Shaggy Ink Caps, Geneva :           Nature continues to surprise and amaze me; not so long ago I happened across this unusual fungi group emerging from the scrubby, shadowed ground whilst I was walking through a residential area not far from where I live. The stark creamy whiteness and the perfect cone shape caught my eye and caused me to pause to inspect closer.

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And anyone who knows me, will understand that whatever mission I was on was immediately forgotten whilst I reached for my phone to take photos – and when I start snapping, minutes and hours become irrelevant..

So, once all angle and light composition combinations have been tried and tested, I drag myself away, remind myself of the task I initially set out to do, and continue on my way mentally noting ‘research Google toadstool/mushrooms’ immediately on arrival home.

My first investigation was to ascertain whether they were mushrooms or toadstools. Wikipedia states that both descriptions are simply titles, however over the years, the name “toadstool” has been linked to the more poisonous mushroom variety – my first interesting fact gleaned for the day!

Research of Google mushroom photography resources revealed this variety to be the ‘shaggy ink cap toadstools’, also called ‘lawyers wig’ and bearing the Latin name ‘coprinus comatus’. The first two names are obviously borne by the fungi’s appearance, with the distinct peeling of the exterior creamy surface in a ‘tiled’ effect up the cone shape. The stalk itself is long, creamy and smooth. The Latin name was given due to the cone shape and I believe, the sometimes undesirable effects suffered, having consumed a particular variety of coprinus mushrooms.

My confusion was elevated when I read there are several varieties of this type of mushroom – and some are poisonous, whilst others are perfectly edible. Personally, I tend to adopt a rather nervous approach to anything not resembling a field mushroom, having been brought up on these as a child and warned that any other fungi was to be avoided at all costs. I stand by that theory still today and therefore was quite happy to leave my ‘discovery’ untouched, to carry out its fascinating progression of disintegration and rebirth, as all fungi do over a period of time.

Apparently, this particular variety can be a delicious edible mushroom when young, whilst the gills are still pink and before they turn black – at which point they become poisonous.

The shaggy ink cap toadstool prefers alkaline soil, growing in small groups and can be found throughout Europe and North America from June to November, although they have also now been introduced to Australia, New Zealand and Iceland. (Wikipedia)

The unusual behaviour of this fungi is its fascinating process which takes place once the gills have changed from the young pink to the mature black colour. The mushroom then ‘dissolves’ in a matter of hours after depositing its spores. This also happens shortly after being picked and for those who are brave enough to consume them, the timing from reaping to eating is cut short by the rapid change of colour and therefore, edibility. Once the disintegration process commences, there is also a rather unsavoury smell emitted as the mushroom ‘drips’ to the ground in a liquified black puddle.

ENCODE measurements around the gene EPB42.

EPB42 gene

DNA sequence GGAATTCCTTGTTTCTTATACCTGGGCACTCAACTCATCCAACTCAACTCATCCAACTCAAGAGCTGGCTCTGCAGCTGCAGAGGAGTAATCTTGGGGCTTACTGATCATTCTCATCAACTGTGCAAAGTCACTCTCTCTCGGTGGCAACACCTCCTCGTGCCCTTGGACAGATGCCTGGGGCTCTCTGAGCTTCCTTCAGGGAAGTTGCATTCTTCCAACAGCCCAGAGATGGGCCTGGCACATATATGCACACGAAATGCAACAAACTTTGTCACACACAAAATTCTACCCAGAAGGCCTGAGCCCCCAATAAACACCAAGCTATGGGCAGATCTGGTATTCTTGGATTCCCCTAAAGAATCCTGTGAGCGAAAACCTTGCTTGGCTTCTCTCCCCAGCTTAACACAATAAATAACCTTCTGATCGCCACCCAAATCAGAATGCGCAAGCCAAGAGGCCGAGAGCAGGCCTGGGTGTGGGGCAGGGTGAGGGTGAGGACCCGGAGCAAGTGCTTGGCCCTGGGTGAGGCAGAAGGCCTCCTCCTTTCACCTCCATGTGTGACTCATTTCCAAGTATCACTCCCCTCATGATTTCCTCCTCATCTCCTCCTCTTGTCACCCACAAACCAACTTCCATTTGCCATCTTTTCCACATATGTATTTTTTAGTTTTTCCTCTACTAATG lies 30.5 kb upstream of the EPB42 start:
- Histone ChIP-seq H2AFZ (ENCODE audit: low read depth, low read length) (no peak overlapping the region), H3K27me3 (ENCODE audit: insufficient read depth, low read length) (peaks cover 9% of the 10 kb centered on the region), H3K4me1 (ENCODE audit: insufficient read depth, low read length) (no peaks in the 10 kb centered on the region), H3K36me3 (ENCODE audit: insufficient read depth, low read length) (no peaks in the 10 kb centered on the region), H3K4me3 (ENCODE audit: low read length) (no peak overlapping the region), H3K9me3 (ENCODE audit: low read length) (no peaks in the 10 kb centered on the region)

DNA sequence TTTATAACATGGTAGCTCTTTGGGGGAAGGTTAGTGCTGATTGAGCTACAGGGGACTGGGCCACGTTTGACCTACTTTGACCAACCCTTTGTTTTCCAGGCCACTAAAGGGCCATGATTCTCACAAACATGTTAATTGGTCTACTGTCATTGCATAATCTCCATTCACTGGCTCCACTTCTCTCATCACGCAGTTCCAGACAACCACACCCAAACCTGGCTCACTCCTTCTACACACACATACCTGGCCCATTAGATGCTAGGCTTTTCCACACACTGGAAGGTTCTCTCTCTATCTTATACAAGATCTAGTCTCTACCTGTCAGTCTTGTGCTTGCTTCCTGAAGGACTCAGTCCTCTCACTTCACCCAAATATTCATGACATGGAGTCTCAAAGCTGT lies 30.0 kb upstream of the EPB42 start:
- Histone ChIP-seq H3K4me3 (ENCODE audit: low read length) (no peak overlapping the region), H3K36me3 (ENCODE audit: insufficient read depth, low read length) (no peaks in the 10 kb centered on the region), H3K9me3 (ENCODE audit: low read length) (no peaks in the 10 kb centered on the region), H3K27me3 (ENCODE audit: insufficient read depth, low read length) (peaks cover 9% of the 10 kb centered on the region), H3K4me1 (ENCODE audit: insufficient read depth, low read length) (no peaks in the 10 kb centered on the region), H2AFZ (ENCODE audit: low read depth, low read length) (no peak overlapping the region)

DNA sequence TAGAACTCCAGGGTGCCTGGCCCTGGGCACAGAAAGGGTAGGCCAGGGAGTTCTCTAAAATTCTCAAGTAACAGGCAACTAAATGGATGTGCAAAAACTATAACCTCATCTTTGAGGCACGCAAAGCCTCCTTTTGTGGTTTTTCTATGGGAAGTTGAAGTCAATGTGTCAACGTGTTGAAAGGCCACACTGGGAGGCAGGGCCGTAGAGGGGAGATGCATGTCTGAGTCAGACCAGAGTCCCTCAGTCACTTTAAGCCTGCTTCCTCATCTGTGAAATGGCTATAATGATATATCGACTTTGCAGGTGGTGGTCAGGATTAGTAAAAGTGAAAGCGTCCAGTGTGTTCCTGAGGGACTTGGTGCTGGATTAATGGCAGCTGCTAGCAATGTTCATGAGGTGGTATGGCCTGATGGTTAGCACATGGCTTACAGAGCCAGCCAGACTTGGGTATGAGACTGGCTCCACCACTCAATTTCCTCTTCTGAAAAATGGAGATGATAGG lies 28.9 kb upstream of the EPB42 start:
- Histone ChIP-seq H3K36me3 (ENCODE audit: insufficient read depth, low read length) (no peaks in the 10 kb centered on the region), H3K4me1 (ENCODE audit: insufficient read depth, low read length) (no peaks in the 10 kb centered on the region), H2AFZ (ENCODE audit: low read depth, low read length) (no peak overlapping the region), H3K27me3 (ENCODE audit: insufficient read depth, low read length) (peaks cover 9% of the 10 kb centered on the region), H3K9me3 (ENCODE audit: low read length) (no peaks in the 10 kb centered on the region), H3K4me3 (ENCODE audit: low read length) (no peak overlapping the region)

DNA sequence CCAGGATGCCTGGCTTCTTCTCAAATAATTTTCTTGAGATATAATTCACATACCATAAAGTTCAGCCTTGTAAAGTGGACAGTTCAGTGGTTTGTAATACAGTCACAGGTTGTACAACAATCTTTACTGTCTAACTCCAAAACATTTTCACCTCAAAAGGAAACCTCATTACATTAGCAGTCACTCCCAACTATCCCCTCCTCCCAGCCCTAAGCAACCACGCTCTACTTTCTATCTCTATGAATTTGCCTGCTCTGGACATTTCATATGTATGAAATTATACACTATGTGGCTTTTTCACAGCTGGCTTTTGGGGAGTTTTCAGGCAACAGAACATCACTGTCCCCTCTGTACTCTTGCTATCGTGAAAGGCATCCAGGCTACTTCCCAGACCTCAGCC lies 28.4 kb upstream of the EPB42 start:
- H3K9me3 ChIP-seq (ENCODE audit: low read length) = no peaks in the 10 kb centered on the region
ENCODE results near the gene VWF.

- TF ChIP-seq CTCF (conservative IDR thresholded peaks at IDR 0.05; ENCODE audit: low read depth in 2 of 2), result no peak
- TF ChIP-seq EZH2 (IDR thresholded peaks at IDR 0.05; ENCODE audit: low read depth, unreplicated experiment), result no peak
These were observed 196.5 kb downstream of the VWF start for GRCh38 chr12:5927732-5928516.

The liquification happens when the gills open and turn themselves upwards so the gills inside the cylinder can come into contact with the air and disperse the spoors through the dissolving process. My knowledge database was yet further expanded by learning that years ago, this black mess was used as an ink for writing.

And on that final interesting fact, I moved on to the more mundane household chores still awaiting my attention….


Little Green Pockets:  
It’s such a delight to happen upon a small, lush oasis in the middle of a bustling conglomerate of concrete buildings and surging human bodies. A place where ‘solitude’ and tranquility reigns, and the world passes you by on its interminable course of growth and destruction.
To find a spot like this and to take time out from the hustle of everyday demands is positive therapy for the mind, body and soul. After pausing for just a few minutes, it’s possible to feel rejuvenated and refreshed – the tasks of the day ahead seeming far less substantial (well, apart from paying the bills…).
And then you move on with renewed spirit … to take the kids to their sports practice, music and dance lessons, help with homework commitments, prepare dinner and tidy the house before your partner arrives after their long soul destroying day at the “front”, whilst planning ahead for tomorrow’s timetable. All this, after you, too, have undertaken your own routine in the daily workforce…
These little havens are worth their weight in gold!


Rouelbeau Castle, Meinier, Geneva:       Quite rightly now termed a “ruin”, lies in the municipality of Meinier, located in the Canton of Geneva.  Just last year, extensive archaeological research was completed and the site, including the castle and its grounds, has been opened to the public to wander through.

The Castle was built in 1318 and completed in a year.   Originally all constructed from wood, it was rebuilt in stone, after a fire.  It consisted of a quadrangle flanked by three angular towers of two floors.  (I believe the woods behind the Castle protected the fourth angle.)  The main house was positioned in  the centre of the quadrangle and was only a single storey.   There remains a reminder of a double moat surrounding the castle to which access was gained via two wooden drawbridges.  Today a wooden bridge has been constructed for visitors to access the Castle interior.

The site is nestled amongst swamplands which today have been regenerated and boast an increasing population of birds and wildlife.